We're building a new web app that will have an offline iPad/Android app version on a number of local devices that will involve inserts of new data. As such we require the use of UUIDs to allow for the necessary two-way synchronization with the master database. For this we'll be storing the UUID as a BINARY(16) primary key.

The problem I've learned after researching is that the time required for non-sequential primary key inserts will increase over time and that these inserts will lead to fragmentation (as answered here). The benefit to AUTO_INCREMENT is that new rows will usually just be added to the end of the table and so will not run into the speed problems with UUIDs.

My question is whether or not it is a better idea to use an AUTO_INCREMENT column as the primary key and then have the UUID column as a non-null unique index? Presumably this will have the speed benefits of sequential inserts whilst retaining the necessary UUIDs required for synchronizing distributed databases.

The one issue I can see with this is that the UUID needs to be used as a reference (using foreign key constraints) to other tables (i.e. a list of problems attached to an inspection which in turn is attached to a site, all of which are involved in inserts and so all of which require UUIDs). Semantically, it makes more sense for the primary key to be the reference, but as its a distributed system we can't use AUTO_INCREMENTS for these. Are there drawbacks to using a (non-null) unique index, rather than primary key, for these references (and, of course, the JOINs that will come with them)?

It might also be worth noting that the master (online) database uses MySQL (InnoDB) and the distributed (offline) databases use SQLite.


Considering that it is perhaps better to have the UUID as a primary key (as that's semantically what it is), would I gain the benefit of sequential inserts if I set the UUID as a primary key and the AUTO_INCREMENT column as a non-null unique index? Or is it only the primary key that is of relevance when determining where to insert a new row?


Using autoincrements as primary plus an uuid column is a valid model, but you would still have to struggle with some problems the autoincrements brings, it all depends on how you do the synchros.

Anyway I've been working with uuid's as primary keys (my current database have half a million records) and it's still pretty fast, it only slow downs a bit on the inserts, but unless you have very high volumes of inserts daily it shouldn't scare you.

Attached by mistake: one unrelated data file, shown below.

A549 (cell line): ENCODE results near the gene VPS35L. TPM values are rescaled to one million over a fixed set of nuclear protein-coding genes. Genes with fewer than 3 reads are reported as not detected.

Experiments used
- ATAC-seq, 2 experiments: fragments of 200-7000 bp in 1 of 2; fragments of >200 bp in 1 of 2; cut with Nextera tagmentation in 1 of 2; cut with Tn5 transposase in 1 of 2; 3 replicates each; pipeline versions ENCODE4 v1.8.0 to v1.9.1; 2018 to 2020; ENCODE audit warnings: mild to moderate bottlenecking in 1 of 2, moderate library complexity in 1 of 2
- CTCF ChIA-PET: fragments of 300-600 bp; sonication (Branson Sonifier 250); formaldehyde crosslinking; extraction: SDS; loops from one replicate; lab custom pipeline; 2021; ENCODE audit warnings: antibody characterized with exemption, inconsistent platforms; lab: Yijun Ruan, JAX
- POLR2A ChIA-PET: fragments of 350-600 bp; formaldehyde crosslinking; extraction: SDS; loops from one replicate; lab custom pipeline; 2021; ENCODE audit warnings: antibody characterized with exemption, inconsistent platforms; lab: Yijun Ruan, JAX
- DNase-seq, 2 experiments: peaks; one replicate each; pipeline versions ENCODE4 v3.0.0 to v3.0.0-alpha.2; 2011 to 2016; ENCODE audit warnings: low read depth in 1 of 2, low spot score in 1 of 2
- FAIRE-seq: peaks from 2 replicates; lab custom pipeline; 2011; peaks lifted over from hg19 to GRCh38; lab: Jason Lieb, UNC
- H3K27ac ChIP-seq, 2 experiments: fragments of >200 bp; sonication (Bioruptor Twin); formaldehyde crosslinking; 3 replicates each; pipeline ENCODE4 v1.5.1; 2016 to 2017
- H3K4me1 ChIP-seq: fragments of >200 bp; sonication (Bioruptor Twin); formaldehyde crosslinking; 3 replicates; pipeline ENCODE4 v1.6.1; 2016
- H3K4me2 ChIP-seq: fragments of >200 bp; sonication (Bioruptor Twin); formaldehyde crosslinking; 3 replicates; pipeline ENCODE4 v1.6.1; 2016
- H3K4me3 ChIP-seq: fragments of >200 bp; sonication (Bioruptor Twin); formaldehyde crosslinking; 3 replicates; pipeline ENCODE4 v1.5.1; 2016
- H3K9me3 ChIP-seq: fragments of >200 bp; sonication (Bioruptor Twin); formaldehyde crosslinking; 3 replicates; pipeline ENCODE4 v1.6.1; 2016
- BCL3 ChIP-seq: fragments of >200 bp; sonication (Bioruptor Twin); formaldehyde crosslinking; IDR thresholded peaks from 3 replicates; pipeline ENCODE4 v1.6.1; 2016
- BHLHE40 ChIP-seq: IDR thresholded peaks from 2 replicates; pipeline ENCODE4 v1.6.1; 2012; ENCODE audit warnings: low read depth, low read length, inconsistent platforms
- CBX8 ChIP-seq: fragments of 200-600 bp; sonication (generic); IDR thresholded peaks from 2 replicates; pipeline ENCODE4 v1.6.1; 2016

If you use Sql-Server another solution you could have a look at is the Sequential UUIDs, which have a slightly greater collision chances than normal UUID's, but the absolute collision chances are still pretty low, and as they are partially sequential that covers the problems with the fragmentation.


Once you have a big distributed data warehouse, if you use UUID or GUID as unique key and use it in join later on, it is not good.

Instead of using UUID or GUID, please create sequential surrogate key in your master database or in your data pipeline.

Share our project experience as a reference. We have 300 Billion records saved in parallel data warehouse, in our system, auto incremental key even not supported. We use 8 bytes bigint as primary key (actually unique key in our system is not supported either, but that's not affect logical uniqueness), when we processing file and load file, we use 3 bytes to generate file ID, which is 2^24 files, we have about 2,000 files need to load per day, so, 2^24 can support about 25 years, if it is not wrong.

We use the rest of 4 bytes as row id, which is 4 billion rows, we don't have 4 billion rows in any file. We reserve 1 byte. During the ETL processing, we only need to track the file ID in the master database, which support auto incremental ID, when we need to generate record ID when processing file, we combine FileID+reserve 1 byte+4 bytes rowID.


From https://uuid.fyi/uuidorint



  • Globally unique.
  • Stateless, it can be generated on the fly.
  • Secure since malicious user can't guess the ID.
  • Version 1 UUID stores timestamp info, could be useful sometimes.


  • Not readable.
  • For database like MySQL, Oracle, which uses clustered primary key, version 4 randomly generated UUID will hurt insertion performance if used as the primary key. This is because it requires reordering the rows in order to place the newly inserted row at the right position inside the clustered index. On the other hand, PostgreSQL uses heap instead of clustered primary key, thus using UUID as the PK won't impact PostgreSQL's insertion performance.

Auto Increment Integer/Sequence


  • Readable. This is especially valuable if we would expose it externally. Thinking of issue id, obviously, issue-123 is much more readable than issue-b1e92c3b-a44a-4856-9fe3-925444ac4c23.


  • It can't be used in the distirbuted system since it's quite likely that different hosts could produce exactly the same number.
  • It can't be generated on the fly. Instead, we must consult the database to figure out the next available PK.
  • Some business data can be exposed, since the latest ID could represent the total number of inventory. Attackers can also scan the integer range to explore leakage (though it shouldn't happen if ACL is implemented correctly).

You could use a composite primary key, composed of an auto-incrementing bigint ID value assigned by the offline client plus a bigint ID assigned to the client. So you'd have entry 15 made on client 1235.

A client would preferably request its ID from the server before the first edits are made, for example when it first retrieves the server's master data.

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